Access to infrastructure networks is neither free nor equal. Not everyone has the same privileges, quality or agreements in place. There are different products and services that are often bundled, sold as individual items, etc. And there are always capacity issues, so you're not always guaranteed what you paid for. For the past several years, the same is true for companies that want access to the cable companies' networks to broadcast their television station(s). Some are doing very well and have very good mutual agreements. But when a new player enters the field and wants in, there are a number of ways to complain if they hit a road block as Herring Broadcasting found out two years ago. They filed a lawsuit and began the process of blaming everyone else, except themselves.
In September of 2007, Herring Broadcasting, which operates Wealth TV, filed a complaint against Time Warner Cable and Cox Communications alleging discrimination that Herring were not allowed access to their cable networks to broadcast their television station. The cable companies denied the allegations and presented evidence that the primary reasons were for low demand for their type of programming and limited HD space on their networks -- Wealth TV being supplied in HD signal only. In a decision released on Oct. 15 by Judge Richard L. Sippel, the complaint by Herring Broadcasting was denied.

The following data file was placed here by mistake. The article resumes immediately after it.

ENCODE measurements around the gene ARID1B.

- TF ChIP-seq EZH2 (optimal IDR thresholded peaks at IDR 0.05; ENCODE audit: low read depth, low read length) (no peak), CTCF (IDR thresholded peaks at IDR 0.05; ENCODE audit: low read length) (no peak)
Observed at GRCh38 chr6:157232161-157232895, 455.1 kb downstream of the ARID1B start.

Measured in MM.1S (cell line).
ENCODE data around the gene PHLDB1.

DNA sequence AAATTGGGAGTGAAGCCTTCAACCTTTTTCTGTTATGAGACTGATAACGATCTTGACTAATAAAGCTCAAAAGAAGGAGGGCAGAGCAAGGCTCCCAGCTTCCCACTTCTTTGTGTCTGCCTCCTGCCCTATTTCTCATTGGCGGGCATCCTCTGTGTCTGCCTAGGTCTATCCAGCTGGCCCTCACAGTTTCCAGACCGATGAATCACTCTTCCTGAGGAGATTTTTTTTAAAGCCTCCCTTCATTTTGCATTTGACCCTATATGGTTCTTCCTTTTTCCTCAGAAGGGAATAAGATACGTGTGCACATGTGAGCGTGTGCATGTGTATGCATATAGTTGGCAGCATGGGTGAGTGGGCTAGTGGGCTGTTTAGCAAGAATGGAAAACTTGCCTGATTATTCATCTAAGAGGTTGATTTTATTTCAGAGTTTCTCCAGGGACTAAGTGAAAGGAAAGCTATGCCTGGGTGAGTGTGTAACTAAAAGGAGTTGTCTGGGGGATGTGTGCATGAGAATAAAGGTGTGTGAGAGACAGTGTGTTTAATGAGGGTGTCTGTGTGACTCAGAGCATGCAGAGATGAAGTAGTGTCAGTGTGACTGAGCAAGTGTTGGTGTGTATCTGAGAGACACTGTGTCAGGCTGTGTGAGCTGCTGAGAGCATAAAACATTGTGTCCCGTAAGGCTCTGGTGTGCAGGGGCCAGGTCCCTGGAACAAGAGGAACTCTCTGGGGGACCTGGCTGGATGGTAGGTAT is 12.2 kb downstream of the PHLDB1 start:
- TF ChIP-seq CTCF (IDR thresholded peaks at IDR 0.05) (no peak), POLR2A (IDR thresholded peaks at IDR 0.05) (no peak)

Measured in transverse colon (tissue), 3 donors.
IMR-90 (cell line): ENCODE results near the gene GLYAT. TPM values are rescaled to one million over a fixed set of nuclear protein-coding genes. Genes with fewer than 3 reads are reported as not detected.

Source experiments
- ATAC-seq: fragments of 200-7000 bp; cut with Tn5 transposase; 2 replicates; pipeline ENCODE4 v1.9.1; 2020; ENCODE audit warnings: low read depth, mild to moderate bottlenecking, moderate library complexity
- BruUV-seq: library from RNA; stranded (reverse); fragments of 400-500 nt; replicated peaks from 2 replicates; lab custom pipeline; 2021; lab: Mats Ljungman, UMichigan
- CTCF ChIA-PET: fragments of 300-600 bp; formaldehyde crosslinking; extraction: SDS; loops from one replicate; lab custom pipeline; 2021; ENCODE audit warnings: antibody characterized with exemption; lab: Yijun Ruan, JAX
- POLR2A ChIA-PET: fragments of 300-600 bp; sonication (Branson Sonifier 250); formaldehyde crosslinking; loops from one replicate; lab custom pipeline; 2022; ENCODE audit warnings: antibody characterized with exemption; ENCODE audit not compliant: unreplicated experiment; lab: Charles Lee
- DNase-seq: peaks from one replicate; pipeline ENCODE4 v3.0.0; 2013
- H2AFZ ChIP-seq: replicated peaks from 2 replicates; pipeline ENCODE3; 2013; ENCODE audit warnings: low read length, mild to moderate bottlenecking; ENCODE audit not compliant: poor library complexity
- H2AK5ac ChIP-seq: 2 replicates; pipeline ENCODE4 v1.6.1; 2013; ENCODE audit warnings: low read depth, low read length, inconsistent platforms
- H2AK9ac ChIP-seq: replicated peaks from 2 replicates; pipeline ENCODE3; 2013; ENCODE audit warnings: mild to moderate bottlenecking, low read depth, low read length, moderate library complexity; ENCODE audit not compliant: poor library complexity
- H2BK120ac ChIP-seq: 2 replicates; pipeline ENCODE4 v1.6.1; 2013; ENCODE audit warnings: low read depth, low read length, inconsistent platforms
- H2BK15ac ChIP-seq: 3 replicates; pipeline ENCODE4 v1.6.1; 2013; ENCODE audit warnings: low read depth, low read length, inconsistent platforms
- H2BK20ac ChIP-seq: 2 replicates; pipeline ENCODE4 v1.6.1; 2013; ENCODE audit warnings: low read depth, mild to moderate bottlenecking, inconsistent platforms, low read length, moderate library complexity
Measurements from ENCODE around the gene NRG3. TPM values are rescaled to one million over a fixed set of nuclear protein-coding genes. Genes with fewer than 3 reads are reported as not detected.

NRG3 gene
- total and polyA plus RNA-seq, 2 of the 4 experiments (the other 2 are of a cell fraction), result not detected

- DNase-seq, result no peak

Herring Broadcasting argued that both cable companies had infringed on their rights to equal access to their networks and because they already carried similar a programmed television station, MOJO that they partially either owned or had rights to, was also one of the reasons Time Warner discriminated against Herring Broadcasting's station Wealth TV.
In the court's written decision, the burden of proof is on the complainant, declaring that the defendants were in fact NOT discriminating against Wealth TV. Herring Broadcasting believed both Cox and Time Warner did breach sections of the FCC regulations (Cable Act); FCC 616 and 76.1301(c). Judge Sippel's decision states the regulations were not violated and lacked evidence that was credible. That the defendants also claimed limited HD signal space was an interesting point -- we see that all the time with ISPs.
The FCC has heard previous complaints and similar challenges with I.P. based TV shows that broadcast from anywhere in the world. ISPs have bandwidth restrictions (Both Time Warner and Cox are ISPs, but not related to this specific case) and many ISPs have their own media content, usually delivered as bundled services such as your cell phone, cable, and home phone service along with Internet.
The Internet is an open playing field, while other media market spaces are not. The reality is, Herring Broadcasting wanted access to a network platform and its programming did not have the quality or ratings the cable companies believed were required to make money. The Internet doesn't care about quality or if the content is revenue generating – so long as your company can afford the bandwidth to distribute it on the network and broadcast. As video encoders become more efficient in bandwidth usage, the cable and satellite TV companies may have few regulations that can protect them in the future like the current ones do. There are technology limitations in the cable environment, but the Internet is scalable and deflationary. MOJO TV ended its programming in November of 2008, which should tell you something.
The FCC is currently going through several policy reviews and revised approaches to Internet neutrality and open access. Let's hope it can keep up.